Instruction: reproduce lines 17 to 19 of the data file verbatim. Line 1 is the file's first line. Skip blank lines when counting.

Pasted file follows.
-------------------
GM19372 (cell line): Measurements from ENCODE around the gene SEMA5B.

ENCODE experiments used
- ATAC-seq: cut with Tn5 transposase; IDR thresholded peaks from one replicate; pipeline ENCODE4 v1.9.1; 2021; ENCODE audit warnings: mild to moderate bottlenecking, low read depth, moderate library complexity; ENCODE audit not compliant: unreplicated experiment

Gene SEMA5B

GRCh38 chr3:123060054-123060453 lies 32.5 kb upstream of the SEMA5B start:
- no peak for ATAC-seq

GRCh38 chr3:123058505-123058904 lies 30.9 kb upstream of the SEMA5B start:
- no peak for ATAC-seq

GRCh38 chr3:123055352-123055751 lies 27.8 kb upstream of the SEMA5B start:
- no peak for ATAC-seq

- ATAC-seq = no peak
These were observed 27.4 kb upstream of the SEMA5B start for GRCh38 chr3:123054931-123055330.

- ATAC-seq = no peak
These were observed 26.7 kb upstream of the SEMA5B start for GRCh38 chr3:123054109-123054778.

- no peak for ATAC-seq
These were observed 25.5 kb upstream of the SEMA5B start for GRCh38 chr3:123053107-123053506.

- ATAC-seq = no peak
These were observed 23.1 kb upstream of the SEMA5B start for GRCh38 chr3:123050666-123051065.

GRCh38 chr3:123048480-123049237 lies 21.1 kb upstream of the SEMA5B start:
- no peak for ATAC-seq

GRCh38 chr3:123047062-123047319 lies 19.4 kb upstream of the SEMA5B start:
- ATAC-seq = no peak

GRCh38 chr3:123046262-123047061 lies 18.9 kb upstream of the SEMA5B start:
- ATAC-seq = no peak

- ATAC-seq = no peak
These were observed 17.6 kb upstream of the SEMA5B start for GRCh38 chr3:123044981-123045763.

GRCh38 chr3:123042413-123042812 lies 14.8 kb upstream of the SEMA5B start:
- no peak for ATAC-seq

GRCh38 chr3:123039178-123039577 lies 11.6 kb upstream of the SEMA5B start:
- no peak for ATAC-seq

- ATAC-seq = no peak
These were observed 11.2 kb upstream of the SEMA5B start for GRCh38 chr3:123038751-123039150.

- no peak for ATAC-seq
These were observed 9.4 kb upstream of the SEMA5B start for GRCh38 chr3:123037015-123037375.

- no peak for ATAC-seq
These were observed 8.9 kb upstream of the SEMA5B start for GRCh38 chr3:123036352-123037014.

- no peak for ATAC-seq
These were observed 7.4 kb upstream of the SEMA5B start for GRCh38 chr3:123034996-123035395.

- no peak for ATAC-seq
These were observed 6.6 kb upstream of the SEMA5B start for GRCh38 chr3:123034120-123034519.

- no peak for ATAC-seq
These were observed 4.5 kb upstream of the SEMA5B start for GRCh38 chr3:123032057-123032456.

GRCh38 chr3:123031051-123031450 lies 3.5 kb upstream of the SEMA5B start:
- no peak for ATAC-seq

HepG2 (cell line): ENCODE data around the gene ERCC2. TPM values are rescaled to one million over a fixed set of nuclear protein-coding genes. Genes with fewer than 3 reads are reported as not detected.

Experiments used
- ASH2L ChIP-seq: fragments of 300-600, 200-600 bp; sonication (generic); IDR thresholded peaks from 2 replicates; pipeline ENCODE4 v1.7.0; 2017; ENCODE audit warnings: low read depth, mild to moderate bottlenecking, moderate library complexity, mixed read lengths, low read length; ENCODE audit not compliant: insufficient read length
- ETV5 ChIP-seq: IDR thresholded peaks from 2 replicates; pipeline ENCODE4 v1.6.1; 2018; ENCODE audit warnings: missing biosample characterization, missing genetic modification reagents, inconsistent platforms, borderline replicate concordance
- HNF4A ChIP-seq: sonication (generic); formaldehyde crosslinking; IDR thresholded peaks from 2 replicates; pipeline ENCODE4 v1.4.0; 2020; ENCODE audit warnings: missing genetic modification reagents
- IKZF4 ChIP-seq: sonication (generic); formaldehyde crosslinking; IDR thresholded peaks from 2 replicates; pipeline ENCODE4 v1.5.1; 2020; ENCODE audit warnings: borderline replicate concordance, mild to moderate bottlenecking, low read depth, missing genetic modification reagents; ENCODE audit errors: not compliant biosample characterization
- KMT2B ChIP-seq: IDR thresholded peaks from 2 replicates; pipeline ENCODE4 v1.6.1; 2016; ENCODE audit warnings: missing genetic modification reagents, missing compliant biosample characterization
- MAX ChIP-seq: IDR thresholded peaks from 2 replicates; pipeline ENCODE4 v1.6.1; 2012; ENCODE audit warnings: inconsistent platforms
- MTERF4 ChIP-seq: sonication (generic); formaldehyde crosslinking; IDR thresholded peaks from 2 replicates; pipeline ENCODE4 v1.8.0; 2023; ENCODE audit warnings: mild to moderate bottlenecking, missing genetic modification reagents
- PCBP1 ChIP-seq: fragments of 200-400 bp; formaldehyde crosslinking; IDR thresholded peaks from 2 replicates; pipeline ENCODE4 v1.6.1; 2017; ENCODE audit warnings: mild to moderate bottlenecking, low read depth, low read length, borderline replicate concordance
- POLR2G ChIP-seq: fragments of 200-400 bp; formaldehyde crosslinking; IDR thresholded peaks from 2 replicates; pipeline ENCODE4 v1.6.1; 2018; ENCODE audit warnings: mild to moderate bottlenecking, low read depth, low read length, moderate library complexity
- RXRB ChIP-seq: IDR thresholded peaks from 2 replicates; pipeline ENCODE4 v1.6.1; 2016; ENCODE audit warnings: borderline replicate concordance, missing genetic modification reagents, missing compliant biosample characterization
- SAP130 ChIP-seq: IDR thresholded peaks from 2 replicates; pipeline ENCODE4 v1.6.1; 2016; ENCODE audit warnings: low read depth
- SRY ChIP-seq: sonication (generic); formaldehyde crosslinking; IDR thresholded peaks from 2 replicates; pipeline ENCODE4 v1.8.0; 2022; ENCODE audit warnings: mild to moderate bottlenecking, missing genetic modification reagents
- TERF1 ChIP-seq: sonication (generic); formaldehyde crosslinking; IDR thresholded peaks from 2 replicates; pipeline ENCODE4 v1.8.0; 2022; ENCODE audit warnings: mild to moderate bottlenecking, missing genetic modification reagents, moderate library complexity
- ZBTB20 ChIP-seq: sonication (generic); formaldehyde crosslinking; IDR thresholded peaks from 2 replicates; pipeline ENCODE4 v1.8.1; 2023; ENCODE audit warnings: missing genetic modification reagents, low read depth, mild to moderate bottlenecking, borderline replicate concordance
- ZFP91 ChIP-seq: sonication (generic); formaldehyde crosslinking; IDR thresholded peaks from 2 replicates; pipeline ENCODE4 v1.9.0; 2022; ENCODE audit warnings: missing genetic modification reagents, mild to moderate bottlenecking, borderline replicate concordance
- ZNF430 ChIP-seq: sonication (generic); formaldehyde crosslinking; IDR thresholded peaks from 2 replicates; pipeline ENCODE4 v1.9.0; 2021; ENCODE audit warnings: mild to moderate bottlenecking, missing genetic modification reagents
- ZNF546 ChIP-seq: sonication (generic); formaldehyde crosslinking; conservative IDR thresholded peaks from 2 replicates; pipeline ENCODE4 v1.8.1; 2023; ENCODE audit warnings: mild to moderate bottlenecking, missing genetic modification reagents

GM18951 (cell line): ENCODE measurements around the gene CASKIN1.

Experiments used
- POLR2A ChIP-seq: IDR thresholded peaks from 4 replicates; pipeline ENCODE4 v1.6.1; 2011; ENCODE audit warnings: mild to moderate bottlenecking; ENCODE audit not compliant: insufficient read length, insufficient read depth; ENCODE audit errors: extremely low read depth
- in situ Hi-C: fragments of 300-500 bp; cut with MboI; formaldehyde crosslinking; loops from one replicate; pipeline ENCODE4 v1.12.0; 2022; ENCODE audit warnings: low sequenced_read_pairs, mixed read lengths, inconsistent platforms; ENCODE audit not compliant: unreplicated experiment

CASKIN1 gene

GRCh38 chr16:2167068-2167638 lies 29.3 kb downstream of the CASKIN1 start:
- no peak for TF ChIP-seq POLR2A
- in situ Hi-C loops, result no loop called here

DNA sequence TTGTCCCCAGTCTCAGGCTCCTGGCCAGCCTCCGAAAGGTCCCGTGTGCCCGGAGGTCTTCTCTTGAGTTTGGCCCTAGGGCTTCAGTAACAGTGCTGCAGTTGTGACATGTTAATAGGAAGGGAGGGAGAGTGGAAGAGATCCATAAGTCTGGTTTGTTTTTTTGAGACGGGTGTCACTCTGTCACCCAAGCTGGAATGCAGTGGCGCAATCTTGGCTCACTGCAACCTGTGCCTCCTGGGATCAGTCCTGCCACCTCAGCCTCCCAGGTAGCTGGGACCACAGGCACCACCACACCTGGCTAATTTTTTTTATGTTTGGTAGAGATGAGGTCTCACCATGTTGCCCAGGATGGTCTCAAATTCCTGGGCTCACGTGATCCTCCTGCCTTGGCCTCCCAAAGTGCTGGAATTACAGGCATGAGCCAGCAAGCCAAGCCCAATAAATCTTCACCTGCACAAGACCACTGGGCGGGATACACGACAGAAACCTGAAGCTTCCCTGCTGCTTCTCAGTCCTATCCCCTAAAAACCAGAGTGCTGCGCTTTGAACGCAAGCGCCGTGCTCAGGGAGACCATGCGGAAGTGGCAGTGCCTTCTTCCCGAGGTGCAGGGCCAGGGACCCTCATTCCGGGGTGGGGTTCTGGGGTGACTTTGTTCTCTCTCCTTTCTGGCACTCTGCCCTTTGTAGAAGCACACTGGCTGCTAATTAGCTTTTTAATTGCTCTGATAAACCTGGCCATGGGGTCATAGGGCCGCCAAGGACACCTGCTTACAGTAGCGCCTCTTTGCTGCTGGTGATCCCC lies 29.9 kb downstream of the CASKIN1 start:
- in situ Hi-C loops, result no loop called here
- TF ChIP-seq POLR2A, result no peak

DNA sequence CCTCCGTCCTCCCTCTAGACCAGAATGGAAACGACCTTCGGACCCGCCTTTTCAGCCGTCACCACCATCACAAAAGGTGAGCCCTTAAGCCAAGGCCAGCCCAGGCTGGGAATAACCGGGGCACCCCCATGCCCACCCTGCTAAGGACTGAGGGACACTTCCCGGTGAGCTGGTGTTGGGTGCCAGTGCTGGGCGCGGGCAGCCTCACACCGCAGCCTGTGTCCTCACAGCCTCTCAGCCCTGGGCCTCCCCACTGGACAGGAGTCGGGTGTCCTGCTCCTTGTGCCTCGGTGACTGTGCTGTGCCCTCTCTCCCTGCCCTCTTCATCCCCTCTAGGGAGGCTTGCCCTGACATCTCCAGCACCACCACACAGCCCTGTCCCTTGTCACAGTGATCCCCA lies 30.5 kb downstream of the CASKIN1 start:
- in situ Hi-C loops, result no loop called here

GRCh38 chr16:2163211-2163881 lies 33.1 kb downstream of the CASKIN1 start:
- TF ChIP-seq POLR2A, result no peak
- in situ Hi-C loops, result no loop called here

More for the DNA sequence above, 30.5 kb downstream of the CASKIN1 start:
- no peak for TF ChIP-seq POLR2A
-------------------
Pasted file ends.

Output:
- ATAC-seq = no peak
These were observed 23.1 kb upstream of the SEMA5B start for GRCh38 chr3:123050666-123051065.

GRCh38 chr3:123048480-123049237 lies 21.1 kb upstream of the SEMA5B start: